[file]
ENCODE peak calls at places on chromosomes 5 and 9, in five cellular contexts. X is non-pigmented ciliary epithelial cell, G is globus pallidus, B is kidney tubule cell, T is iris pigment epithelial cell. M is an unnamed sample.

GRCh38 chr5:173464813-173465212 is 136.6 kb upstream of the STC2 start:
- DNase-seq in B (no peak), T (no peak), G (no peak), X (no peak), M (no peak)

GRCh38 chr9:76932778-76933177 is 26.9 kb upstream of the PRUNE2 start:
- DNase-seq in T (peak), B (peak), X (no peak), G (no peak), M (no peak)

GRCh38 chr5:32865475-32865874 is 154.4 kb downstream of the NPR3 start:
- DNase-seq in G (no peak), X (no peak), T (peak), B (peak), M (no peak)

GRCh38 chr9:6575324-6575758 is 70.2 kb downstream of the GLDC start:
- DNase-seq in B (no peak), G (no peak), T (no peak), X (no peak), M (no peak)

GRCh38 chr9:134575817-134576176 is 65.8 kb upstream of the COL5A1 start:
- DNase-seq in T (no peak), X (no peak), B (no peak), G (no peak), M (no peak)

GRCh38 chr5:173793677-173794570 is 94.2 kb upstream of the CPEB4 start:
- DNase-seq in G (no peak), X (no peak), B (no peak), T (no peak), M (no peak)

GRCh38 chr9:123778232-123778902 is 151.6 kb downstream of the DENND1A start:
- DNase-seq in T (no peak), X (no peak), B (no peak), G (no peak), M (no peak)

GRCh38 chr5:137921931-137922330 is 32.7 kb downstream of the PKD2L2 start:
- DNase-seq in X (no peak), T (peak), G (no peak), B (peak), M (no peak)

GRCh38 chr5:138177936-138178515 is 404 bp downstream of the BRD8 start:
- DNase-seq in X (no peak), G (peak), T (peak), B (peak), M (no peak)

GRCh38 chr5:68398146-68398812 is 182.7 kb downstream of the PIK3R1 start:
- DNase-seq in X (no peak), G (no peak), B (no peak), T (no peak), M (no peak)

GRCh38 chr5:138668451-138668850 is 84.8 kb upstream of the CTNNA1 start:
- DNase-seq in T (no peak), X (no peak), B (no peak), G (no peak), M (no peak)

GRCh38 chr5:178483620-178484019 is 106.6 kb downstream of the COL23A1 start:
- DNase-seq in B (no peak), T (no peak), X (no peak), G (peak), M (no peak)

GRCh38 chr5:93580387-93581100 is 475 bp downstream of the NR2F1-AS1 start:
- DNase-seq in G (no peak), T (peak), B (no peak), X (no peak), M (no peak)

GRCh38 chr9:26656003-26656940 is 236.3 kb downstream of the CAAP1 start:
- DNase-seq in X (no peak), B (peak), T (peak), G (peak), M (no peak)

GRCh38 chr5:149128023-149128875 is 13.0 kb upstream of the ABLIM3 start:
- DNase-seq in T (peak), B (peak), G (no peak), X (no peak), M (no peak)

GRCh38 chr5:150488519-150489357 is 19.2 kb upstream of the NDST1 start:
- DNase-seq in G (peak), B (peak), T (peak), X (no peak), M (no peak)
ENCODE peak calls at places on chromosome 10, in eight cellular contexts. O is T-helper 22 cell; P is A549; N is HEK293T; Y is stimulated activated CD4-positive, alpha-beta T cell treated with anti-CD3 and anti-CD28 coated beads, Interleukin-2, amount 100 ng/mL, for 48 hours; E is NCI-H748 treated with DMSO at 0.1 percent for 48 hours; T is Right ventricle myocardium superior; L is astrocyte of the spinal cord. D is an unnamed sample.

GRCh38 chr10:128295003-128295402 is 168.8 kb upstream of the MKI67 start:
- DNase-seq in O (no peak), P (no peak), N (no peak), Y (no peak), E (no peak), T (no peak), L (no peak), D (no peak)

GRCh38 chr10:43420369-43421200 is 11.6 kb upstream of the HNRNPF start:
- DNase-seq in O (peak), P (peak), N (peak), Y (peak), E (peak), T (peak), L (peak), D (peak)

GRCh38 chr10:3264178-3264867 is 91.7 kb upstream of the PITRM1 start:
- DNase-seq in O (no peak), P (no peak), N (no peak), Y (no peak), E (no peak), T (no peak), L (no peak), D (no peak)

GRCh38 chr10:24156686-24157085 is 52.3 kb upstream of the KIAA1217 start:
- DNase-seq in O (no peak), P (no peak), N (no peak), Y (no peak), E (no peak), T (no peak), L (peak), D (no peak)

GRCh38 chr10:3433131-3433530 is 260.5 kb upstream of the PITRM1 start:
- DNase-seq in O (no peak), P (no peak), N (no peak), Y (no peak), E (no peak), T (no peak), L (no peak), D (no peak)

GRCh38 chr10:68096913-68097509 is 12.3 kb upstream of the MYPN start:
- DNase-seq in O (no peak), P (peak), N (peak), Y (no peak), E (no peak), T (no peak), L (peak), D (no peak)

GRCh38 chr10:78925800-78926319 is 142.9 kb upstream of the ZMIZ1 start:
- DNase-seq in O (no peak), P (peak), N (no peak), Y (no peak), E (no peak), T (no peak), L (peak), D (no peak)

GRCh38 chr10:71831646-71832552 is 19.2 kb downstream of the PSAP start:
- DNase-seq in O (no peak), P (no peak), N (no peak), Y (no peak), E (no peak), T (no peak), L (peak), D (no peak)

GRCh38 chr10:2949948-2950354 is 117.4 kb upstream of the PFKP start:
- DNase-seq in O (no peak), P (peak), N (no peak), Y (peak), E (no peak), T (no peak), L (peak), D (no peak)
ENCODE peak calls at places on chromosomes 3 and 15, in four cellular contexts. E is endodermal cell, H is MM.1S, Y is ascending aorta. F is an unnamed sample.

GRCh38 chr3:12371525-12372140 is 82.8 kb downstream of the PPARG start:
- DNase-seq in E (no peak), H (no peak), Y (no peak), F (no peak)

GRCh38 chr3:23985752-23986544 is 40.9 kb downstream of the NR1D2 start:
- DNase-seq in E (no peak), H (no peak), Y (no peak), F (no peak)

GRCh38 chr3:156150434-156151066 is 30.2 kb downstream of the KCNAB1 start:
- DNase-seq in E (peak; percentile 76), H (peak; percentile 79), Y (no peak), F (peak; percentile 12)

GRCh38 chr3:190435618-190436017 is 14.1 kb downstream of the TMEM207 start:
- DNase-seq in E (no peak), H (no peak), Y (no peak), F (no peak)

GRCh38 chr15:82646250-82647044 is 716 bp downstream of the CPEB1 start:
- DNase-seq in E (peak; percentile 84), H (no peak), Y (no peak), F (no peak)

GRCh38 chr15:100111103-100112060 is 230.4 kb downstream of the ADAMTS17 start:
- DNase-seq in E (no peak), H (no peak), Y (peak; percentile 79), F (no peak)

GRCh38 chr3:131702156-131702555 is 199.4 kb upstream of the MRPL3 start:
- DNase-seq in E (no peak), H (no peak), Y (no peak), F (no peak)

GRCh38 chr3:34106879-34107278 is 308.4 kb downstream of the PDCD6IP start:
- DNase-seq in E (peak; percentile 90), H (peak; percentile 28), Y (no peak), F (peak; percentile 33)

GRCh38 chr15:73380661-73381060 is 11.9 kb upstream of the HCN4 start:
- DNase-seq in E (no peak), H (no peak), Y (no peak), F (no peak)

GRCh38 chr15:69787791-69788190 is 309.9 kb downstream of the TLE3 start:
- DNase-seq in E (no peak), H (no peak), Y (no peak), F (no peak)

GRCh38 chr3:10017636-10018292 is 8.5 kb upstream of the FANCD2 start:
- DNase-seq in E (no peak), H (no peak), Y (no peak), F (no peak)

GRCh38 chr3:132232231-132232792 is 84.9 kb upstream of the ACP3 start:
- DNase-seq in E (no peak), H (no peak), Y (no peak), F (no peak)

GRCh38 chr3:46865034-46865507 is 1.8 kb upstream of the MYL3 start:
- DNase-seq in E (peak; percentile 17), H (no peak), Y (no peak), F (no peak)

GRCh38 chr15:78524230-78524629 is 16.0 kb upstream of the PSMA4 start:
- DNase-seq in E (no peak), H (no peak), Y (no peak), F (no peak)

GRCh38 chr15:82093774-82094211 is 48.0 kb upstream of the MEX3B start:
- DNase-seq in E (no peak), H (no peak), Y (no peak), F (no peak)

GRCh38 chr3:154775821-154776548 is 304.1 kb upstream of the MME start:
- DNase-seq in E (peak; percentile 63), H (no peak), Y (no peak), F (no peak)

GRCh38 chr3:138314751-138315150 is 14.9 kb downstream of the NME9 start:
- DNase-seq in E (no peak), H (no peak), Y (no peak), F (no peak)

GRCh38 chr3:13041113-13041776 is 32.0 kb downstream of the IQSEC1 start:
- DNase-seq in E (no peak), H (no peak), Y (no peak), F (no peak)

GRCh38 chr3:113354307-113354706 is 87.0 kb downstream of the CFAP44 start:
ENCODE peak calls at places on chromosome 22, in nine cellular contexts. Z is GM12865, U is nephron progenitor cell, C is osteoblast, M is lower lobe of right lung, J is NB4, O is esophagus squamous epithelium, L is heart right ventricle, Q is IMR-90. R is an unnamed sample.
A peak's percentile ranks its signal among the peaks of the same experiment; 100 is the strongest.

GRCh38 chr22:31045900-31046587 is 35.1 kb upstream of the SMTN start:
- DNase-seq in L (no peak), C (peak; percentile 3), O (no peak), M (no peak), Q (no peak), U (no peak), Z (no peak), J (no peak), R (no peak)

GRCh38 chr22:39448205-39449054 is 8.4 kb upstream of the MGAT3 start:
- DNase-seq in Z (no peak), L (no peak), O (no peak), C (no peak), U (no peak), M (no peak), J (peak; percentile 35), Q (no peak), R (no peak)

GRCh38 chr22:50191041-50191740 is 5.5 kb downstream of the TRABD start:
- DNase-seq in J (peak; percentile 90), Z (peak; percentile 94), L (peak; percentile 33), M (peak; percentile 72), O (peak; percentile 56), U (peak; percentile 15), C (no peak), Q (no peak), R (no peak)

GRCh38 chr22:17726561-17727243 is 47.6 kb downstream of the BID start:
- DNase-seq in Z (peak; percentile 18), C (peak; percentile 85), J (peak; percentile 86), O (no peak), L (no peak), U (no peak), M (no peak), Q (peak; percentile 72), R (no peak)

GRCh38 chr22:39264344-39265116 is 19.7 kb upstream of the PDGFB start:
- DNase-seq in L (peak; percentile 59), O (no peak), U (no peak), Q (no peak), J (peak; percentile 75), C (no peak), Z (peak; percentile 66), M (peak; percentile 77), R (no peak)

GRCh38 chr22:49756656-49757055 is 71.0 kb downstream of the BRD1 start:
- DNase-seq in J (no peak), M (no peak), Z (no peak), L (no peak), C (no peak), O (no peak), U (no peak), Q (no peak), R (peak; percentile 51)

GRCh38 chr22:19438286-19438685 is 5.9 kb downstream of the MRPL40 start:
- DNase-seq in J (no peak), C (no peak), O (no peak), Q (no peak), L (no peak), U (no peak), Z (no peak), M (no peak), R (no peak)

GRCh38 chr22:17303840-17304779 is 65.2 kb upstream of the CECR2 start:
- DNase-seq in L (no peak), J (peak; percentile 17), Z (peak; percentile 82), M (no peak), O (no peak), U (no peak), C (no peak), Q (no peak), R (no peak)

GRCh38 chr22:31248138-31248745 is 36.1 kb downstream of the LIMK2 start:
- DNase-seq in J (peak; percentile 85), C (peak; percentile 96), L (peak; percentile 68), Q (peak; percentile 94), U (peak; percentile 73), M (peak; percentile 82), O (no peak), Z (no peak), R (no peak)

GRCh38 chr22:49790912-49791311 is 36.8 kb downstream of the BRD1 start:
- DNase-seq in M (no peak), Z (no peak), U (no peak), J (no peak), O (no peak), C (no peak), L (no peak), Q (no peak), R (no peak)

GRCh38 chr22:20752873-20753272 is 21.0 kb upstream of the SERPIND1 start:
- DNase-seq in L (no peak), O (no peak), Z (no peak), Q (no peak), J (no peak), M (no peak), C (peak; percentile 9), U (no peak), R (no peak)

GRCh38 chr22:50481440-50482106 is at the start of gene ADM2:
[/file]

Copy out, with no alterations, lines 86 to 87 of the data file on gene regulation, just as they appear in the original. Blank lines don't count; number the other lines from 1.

GRCh38 chr3:138314751-138315150 is 14.9 kb downstream of the NME9 start:
- DNase-seq in E (no peak), H (no peak), Y (no peak), F (no peak)